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New map could tighten GOP’s grip

By Matt Pommer

A major political step is coming in the Walker Revolution.

In the wake of the 2010 U.S. Census, the Legislature will redraw the boundaries for the 33 State Senate and 99 Assembly districts. The redistricting — it will be done by the Republican majorities — could assure GOP legislative control for a decade.

Bill Kraus, who was a top aide to former Republican Gov. Lee Dreyfus, thinks an independent body such as the Government Accountability Board should establish the district lines.

That would create more competitive districts and give voters more of a choice in Wisconsin elections. Kraus said few legislative districts were competitive, and that didn’t bode well for those who thought they could oust incumbents through the recall process.

“The maps are made by and for the incumbents,” Kraus wrote in a recent blog. “The leaders of these incumbents recruit, slate, fund and manage most of these campaigns. They (the leaders) do not have unlimited funds needed to compete in 116 races.”

Decades ago candidates raised much of their own campaign money. Now the legislative leaders do much of the heavy lifting in fundraising. The special interests also like this system.

“In short, most of us do not choose our representatives. Our representatives choose us,” Kraus wrote. “We are not at the table when the maps are drawn. We don’t share the priorities of the people who are at the tables.”

The new districts are created to make districts equal in population. Unless there is easily seen gerrymandering — giving one party an obvious advantage over the disadvantage of the other party — the courts will uphold what the Legislature creates.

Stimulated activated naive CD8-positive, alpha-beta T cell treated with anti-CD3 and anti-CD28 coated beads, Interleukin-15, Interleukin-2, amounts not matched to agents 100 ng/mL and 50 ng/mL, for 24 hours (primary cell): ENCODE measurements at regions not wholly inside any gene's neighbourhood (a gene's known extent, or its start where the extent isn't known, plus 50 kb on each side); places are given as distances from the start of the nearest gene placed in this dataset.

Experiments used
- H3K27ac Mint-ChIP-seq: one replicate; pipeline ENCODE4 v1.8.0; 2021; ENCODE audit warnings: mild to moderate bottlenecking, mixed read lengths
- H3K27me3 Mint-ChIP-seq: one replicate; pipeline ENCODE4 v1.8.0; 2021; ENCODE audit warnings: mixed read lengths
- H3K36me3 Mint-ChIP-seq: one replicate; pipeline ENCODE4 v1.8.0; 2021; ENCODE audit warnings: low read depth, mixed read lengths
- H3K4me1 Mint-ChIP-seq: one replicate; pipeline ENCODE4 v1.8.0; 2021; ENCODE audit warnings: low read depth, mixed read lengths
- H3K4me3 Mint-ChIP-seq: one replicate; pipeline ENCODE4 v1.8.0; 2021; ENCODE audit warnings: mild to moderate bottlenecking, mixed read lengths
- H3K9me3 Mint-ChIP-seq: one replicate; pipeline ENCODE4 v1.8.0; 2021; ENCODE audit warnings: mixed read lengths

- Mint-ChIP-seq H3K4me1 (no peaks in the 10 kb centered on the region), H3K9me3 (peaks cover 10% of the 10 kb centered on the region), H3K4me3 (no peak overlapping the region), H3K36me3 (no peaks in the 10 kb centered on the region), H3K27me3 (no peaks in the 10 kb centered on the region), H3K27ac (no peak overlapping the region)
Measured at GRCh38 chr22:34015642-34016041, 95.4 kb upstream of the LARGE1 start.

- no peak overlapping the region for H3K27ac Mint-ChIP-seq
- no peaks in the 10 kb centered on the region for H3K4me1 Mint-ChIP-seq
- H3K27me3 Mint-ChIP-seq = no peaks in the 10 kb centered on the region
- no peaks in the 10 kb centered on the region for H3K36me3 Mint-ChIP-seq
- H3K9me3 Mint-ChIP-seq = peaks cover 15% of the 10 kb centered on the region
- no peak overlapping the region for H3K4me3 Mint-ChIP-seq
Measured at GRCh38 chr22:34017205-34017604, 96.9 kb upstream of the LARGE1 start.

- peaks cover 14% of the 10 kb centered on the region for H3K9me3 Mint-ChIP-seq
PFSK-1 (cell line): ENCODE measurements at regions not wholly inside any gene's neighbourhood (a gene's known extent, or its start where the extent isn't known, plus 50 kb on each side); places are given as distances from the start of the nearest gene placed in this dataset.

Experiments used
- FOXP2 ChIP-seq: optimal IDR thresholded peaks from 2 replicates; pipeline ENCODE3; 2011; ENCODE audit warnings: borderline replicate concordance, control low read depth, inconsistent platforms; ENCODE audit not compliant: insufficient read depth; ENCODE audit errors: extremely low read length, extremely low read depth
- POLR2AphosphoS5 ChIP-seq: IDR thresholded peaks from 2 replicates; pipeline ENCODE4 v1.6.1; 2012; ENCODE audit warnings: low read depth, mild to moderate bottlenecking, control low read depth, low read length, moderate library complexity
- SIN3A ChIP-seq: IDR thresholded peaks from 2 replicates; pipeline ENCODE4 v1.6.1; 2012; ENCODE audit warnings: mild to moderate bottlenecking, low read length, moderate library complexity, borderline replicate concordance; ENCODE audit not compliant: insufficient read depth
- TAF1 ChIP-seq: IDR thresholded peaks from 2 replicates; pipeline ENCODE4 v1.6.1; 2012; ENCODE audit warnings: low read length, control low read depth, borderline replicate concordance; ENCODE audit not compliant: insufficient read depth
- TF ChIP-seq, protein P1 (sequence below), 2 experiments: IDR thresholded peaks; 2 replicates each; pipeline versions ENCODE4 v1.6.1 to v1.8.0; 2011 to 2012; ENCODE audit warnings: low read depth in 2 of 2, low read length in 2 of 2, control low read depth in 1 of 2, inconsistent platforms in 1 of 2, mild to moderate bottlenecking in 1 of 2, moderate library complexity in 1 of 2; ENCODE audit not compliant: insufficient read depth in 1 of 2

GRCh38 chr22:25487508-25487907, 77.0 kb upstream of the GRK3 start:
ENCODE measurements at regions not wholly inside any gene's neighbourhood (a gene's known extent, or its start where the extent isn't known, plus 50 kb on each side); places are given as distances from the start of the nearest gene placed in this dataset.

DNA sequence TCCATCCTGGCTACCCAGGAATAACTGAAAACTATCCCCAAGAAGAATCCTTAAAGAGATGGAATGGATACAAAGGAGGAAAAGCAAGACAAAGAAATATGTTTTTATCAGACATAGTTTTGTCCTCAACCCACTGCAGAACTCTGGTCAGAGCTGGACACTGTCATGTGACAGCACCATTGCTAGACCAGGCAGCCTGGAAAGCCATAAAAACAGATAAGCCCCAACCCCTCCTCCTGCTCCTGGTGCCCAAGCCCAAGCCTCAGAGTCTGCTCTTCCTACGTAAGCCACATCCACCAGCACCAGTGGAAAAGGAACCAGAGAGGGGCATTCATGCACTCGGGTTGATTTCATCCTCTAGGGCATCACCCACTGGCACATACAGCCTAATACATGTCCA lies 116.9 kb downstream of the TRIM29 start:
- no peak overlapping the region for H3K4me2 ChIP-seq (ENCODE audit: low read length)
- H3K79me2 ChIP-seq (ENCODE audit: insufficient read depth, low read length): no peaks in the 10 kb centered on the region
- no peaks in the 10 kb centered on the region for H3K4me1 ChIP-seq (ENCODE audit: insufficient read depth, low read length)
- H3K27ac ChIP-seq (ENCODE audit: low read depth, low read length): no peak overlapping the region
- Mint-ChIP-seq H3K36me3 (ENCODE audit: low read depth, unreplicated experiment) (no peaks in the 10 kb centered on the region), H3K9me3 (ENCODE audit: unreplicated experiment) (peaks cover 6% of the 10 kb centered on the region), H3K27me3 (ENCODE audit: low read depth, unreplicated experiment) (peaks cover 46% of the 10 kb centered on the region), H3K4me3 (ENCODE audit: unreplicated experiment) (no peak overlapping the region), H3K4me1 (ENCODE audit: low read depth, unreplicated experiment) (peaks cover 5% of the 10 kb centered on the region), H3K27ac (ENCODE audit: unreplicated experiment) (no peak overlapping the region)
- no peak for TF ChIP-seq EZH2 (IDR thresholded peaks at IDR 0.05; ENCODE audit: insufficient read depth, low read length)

Kraus said Iowa had an independent agency drawing its legislative districts. Former Republican Gov. Arnold Schwarzenegger spearheaded the California system, which is much like that in Iowa, Kraus said.

That’s unlikely to happen in Wisconsin this year. The Republican Party is enjoying its political successes. The GOP Legislature has gutted much of public employee collective bargaining. The public employee unions have been major supporters of Democrats in Wisconsin.

David Prosser, a former Republican speaker of the Assembly, has been re-elected as a State Supreme Court justice. U.S. Rep. Paul Ryan, R-Janesville, persuaded the House to adopt his new Medicare and Medicaid programs.

As an aide to Dreyfus, Kraus got a chance to see the reapportionment process up close after the 1980 census.

“A turf battle brings out the worst in our political system, and redistricting is a virtual golf course,” he wrote. “When the opportunity to get a 10-year advantage rears its ugly head, really bad things happen.”

Republicans are on a roll. The reapportionment could be the first time since the 1950s that one party totally has controlled Wisconsin’s map-making.

Matt Pommer worked as a reporter in Madison for 35 years. He comments on state political and policy issues.

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